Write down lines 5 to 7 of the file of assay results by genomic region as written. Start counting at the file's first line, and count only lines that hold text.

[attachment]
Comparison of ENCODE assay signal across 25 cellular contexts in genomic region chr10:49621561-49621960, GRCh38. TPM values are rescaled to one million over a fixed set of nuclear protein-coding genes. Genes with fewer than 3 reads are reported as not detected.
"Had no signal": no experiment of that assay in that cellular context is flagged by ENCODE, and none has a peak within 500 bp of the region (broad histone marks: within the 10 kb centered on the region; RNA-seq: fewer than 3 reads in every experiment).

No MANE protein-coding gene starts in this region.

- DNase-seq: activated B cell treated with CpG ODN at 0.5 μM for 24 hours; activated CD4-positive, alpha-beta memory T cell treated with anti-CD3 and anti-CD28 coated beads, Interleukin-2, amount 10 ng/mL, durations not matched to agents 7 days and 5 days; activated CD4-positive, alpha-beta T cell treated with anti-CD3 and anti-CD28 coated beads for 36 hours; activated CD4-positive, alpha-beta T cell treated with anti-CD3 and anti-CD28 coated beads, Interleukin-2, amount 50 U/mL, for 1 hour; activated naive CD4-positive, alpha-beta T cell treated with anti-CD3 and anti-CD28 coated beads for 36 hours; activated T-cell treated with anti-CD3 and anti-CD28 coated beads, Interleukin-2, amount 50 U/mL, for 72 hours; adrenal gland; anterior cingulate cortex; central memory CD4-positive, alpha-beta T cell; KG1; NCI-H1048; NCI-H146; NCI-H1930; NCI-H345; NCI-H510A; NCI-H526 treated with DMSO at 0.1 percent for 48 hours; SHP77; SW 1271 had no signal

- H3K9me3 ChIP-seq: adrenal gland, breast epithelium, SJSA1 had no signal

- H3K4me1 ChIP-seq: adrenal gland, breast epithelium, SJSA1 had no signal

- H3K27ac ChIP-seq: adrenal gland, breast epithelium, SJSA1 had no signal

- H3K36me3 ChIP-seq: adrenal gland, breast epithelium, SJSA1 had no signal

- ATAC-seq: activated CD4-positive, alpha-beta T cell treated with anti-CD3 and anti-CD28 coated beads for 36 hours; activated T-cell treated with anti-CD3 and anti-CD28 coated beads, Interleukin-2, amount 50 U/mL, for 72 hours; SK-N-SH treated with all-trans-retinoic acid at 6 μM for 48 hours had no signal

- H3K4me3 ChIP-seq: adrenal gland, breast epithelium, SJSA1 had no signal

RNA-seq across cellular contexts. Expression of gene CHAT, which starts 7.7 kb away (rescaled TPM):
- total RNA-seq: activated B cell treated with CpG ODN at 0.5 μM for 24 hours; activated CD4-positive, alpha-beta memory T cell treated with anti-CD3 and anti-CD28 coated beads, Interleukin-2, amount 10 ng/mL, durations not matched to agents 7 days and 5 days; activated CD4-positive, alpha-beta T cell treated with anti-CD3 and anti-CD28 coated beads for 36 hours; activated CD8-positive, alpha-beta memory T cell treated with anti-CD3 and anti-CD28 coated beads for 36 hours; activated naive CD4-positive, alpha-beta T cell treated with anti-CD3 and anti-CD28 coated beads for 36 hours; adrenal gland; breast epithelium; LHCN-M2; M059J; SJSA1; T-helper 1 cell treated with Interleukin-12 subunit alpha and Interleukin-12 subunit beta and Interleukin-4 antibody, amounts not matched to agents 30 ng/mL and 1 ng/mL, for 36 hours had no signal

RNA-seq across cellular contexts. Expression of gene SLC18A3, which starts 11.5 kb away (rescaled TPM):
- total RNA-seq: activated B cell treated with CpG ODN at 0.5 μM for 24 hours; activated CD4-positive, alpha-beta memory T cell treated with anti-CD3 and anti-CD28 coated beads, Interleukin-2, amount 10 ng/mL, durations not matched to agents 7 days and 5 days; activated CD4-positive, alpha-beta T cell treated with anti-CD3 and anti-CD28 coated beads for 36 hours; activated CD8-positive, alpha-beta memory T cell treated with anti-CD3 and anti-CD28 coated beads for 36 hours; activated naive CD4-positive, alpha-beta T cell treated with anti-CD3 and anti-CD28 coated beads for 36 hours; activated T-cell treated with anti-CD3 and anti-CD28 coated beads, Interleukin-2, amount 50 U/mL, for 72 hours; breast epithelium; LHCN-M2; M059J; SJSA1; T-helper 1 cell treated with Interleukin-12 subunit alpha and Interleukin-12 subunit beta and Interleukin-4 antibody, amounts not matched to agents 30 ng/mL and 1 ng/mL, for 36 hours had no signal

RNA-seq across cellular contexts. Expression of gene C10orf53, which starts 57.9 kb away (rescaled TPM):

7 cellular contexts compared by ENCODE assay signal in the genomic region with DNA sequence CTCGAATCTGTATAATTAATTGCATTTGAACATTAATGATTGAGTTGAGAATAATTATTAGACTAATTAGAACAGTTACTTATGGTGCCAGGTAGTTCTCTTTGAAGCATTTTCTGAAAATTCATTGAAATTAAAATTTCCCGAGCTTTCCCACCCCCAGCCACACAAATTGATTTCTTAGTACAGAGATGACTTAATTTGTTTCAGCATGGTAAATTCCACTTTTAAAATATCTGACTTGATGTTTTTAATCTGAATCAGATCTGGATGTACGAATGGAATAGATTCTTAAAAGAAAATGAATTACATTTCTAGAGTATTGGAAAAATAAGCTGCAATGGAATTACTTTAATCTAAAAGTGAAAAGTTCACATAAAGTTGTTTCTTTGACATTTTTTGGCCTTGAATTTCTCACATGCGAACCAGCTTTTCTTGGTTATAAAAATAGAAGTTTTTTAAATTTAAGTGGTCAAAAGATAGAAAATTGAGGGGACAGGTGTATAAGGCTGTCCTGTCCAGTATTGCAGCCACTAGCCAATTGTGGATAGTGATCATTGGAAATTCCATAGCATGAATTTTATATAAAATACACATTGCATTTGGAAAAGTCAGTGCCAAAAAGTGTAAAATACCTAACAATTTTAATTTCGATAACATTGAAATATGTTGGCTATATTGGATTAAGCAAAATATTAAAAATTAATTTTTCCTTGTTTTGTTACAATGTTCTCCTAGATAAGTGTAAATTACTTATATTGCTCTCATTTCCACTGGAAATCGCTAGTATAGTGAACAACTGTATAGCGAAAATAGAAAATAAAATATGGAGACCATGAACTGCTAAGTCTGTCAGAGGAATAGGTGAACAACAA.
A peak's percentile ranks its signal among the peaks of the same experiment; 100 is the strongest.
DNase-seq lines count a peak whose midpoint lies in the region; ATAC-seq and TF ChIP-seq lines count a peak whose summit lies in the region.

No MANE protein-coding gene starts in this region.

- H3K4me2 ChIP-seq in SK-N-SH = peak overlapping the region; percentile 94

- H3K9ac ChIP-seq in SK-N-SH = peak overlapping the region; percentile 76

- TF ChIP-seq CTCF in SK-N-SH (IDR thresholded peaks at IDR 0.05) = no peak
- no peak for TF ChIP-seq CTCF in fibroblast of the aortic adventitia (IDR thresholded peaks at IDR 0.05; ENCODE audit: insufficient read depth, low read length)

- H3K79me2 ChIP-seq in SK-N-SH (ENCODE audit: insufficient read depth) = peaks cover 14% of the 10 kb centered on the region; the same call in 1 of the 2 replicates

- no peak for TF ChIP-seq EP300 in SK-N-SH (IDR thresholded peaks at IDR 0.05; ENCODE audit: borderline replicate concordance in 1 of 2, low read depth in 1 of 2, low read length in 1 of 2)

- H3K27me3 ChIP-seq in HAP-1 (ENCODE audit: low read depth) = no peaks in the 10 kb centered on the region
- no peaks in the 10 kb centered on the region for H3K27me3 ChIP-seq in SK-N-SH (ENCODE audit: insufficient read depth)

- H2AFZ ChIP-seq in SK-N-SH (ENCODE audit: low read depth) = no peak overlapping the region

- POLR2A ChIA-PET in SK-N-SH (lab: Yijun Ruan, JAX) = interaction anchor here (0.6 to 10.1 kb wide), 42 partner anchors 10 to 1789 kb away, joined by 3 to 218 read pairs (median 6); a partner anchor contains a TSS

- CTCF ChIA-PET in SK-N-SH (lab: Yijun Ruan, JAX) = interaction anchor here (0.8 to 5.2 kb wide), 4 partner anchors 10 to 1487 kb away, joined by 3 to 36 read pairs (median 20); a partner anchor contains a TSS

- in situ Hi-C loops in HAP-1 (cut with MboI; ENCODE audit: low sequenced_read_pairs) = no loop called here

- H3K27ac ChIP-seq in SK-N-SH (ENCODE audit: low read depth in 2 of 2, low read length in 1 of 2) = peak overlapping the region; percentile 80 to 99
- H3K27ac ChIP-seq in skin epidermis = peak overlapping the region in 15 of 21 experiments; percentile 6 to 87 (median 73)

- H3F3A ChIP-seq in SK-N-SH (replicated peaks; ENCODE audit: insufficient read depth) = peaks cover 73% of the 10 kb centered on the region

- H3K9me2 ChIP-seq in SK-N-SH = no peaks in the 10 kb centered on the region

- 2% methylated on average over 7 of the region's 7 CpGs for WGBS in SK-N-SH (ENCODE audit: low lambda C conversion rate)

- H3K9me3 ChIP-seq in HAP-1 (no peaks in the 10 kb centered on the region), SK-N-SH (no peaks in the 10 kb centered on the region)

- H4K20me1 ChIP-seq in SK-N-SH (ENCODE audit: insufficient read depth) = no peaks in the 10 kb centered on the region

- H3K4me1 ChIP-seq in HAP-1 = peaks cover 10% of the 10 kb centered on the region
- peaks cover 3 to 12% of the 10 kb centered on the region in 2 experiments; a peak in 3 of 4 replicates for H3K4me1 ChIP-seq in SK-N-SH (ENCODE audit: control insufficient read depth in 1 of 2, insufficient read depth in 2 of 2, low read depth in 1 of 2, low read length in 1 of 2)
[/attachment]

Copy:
- H3K9me3 ChIP-seq: adrenal gland, breast epithelium, SJSA1 had no signal

- H3K4me1 ChIP-seq: adrenal gland, breast epithelium, SJSA1 had no signal

- H3K27ac ChIP-seq: adrenal gland, breast epithelium, SJSA1 had no signal